These are the evidences of true piety and holding sound doctrine. Then as to himself and his service, till Paul came, he was to give himself to reading, which of course must mean the Holy Scriptures, to exhortation and to teaching. He was not to neglect the gift that had been bestowed upon him. In his case this gift was a direct bestowal of prophecy, the voice of the Spirit making it known (as in Acts 13:1). The laying on of hands by the elders had not communicated the gift. It was the outward expression of fellowship with the gift imparted unto Timothy. This gift had to be used and developed like every other gift of the Spirit. A gift may be idle and neglected, but if rightly used it will grow and be used in blessing. To do all this and meditate in these things, be whole-hearted in them, progressing constantly in godliness, is a safeguard against all error. "Take heed to thyself and the doctrine; continue in them; for in doing this thou shalt both save thyself and them that hear thee." Some have perverted this instruction as if it meant the salvation of the soul, for eternal salvation. It has nothing to do with eternal life and salvation. This the believer has in Christ through grace. "Save" has here the same meaning as in Philippians, a present salvation from the dangers in the way, being saved from error.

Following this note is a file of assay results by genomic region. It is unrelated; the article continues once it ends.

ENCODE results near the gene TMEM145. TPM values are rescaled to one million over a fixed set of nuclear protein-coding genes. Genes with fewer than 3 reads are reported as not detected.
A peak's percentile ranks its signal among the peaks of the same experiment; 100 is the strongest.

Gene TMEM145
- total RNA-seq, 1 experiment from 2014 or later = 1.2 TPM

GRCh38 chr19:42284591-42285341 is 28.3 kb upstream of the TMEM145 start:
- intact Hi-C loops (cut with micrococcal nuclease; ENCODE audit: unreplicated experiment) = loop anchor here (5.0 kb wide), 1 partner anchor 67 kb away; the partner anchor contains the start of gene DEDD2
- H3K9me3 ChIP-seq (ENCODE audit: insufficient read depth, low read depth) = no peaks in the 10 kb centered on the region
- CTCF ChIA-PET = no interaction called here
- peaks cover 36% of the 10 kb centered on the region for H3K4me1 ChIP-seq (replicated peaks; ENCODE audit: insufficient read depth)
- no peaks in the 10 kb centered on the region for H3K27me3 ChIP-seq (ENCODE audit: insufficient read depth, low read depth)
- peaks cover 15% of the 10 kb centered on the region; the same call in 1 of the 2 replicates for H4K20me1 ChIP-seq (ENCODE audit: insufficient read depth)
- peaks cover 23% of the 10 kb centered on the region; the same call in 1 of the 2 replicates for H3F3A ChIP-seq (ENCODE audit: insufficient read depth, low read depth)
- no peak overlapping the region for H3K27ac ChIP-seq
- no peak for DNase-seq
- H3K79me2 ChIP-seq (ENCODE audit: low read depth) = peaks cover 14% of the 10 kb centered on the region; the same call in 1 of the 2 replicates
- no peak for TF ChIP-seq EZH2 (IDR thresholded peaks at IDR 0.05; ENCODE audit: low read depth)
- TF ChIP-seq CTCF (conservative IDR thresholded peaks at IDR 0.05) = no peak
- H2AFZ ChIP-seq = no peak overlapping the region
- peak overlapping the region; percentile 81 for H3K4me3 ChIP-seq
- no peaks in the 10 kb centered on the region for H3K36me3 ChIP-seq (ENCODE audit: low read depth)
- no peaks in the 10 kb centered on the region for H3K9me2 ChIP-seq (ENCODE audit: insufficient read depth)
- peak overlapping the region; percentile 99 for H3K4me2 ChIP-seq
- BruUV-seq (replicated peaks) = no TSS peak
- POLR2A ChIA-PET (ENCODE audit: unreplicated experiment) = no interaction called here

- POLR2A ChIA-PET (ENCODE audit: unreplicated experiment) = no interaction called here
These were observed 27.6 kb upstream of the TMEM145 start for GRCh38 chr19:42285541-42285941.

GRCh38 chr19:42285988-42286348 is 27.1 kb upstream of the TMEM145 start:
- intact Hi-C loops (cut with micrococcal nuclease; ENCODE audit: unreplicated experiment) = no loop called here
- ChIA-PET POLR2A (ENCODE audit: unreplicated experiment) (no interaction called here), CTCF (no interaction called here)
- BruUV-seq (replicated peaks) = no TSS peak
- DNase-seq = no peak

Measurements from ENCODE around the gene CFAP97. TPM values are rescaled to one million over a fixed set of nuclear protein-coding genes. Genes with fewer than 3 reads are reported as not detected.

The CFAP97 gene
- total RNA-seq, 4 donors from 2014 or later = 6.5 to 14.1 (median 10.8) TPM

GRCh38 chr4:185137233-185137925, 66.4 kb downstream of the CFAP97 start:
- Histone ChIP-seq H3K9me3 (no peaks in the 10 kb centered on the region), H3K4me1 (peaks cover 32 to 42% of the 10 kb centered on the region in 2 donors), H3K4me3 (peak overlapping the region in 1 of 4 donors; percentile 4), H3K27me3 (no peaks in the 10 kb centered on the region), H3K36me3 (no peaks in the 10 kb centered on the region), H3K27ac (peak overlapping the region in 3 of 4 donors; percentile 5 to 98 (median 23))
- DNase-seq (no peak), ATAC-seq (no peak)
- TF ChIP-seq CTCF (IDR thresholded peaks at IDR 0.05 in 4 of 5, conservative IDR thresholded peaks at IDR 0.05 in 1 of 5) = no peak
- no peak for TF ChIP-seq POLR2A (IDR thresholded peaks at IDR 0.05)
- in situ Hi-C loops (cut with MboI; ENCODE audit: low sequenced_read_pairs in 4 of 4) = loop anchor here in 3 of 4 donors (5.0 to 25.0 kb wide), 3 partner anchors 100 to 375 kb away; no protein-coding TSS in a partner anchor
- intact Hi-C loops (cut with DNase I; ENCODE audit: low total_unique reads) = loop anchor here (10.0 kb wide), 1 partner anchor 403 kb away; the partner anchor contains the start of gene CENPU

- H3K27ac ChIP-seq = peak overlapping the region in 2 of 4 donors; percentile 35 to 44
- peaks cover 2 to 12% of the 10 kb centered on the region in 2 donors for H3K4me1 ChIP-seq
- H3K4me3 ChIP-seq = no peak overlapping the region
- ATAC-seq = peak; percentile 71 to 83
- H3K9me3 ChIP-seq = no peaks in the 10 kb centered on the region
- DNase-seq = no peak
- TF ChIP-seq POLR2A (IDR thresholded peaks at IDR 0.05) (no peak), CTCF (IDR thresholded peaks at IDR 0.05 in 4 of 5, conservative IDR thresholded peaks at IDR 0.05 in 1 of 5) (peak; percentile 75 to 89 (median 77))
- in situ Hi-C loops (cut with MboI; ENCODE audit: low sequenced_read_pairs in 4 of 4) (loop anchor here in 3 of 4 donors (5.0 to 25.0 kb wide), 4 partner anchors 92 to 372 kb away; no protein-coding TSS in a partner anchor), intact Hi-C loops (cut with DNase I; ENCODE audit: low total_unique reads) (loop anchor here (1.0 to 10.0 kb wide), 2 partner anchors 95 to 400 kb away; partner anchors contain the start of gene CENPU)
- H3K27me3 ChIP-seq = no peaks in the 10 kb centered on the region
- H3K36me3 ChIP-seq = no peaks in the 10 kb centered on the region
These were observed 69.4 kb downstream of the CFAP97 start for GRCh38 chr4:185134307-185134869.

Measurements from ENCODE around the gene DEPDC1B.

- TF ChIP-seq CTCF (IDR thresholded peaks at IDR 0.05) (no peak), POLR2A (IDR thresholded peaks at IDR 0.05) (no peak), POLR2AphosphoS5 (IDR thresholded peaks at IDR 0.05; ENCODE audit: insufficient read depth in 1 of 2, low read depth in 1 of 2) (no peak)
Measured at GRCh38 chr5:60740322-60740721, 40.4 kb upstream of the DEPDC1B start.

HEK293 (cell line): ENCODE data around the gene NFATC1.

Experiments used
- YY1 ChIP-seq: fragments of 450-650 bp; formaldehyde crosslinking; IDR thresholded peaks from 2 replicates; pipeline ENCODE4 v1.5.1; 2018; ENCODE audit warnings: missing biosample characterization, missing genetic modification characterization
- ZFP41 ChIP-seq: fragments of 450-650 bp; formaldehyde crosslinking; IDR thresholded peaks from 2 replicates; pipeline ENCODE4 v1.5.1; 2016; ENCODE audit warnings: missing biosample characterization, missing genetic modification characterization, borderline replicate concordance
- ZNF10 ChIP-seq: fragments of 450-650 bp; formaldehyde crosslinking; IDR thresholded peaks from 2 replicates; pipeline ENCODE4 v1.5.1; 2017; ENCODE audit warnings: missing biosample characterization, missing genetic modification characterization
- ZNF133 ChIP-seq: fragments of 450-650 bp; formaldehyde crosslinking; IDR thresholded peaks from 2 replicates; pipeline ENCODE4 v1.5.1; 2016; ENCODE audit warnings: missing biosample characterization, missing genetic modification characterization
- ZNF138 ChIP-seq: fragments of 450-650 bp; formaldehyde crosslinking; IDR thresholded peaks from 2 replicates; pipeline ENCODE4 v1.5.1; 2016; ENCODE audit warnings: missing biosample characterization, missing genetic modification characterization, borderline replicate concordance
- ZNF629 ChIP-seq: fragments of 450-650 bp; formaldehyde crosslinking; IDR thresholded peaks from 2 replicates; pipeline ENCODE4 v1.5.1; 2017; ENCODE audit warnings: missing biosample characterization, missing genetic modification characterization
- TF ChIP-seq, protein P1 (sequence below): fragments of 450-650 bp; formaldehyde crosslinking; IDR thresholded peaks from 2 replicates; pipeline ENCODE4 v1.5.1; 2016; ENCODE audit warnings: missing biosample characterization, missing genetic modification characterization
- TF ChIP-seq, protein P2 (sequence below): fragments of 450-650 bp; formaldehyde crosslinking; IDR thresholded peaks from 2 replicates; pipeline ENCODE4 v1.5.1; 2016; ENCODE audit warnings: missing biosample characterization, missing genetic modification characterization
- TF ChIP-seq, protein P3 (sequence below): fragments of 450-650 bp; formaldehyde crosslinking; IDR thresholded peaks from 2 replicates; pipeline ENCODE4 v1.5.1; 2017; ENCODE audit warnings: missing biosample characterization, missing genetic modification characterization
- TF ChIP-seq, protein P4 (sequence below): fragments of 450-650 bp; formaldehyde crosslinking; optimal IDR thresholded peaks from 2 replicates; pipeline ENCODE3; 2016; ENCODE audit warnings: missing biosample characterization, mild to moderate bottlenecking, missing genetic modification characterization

V. INSTRUCTIONS AND EXHORTATIONS
1. Concerning widows (5:1-16)
2. Concerning elders (5:17-21)
3. Responsibility and personal instructions (5:22-25)
It is not necessary to follow all these instructions in detail and explain their meaning. An elder was not to be rebuked sharply, but to be entreated as a father, and younger men as brethren. Then he speaks of widows. Those who are widows indeed are to be held in honor. Piety was to be shown at home, if they had children. "She that is a widow indeed, and desolate (left alone) trusteth in God, and continueth in supplications and prayers day and night." Happy privilege of such, with special claims upon the Saviour-God. Thus exercising trust in God and in His promises, her special ministry is the ministry of prayer and intercession (Luke 2:36-37). God hath chosen that which is weak, widows, those who are on sick-beds, "Shut-ins," to use especially in the ministry of intercession.
The Day of Christ will reveal the great things which were accomplished in secret prayer. But if other widows lived in pleasure, in self-indulgence then she is dead while she liveth, that is, dead to the spiritual things. For such there could be no honor, but dishonor. And if anyone did not provide for his own house, he denied the faith and was worse than an infidel, for an unbeliever generally recognizes this duty. Then we have divinely given regulations as to those who should be given relief by the church, and those who should be refused. Practical godliness is thus to be maintained in the house of God, and manifested in every way so as "to give none occasion to the adversary to speak reproachfully."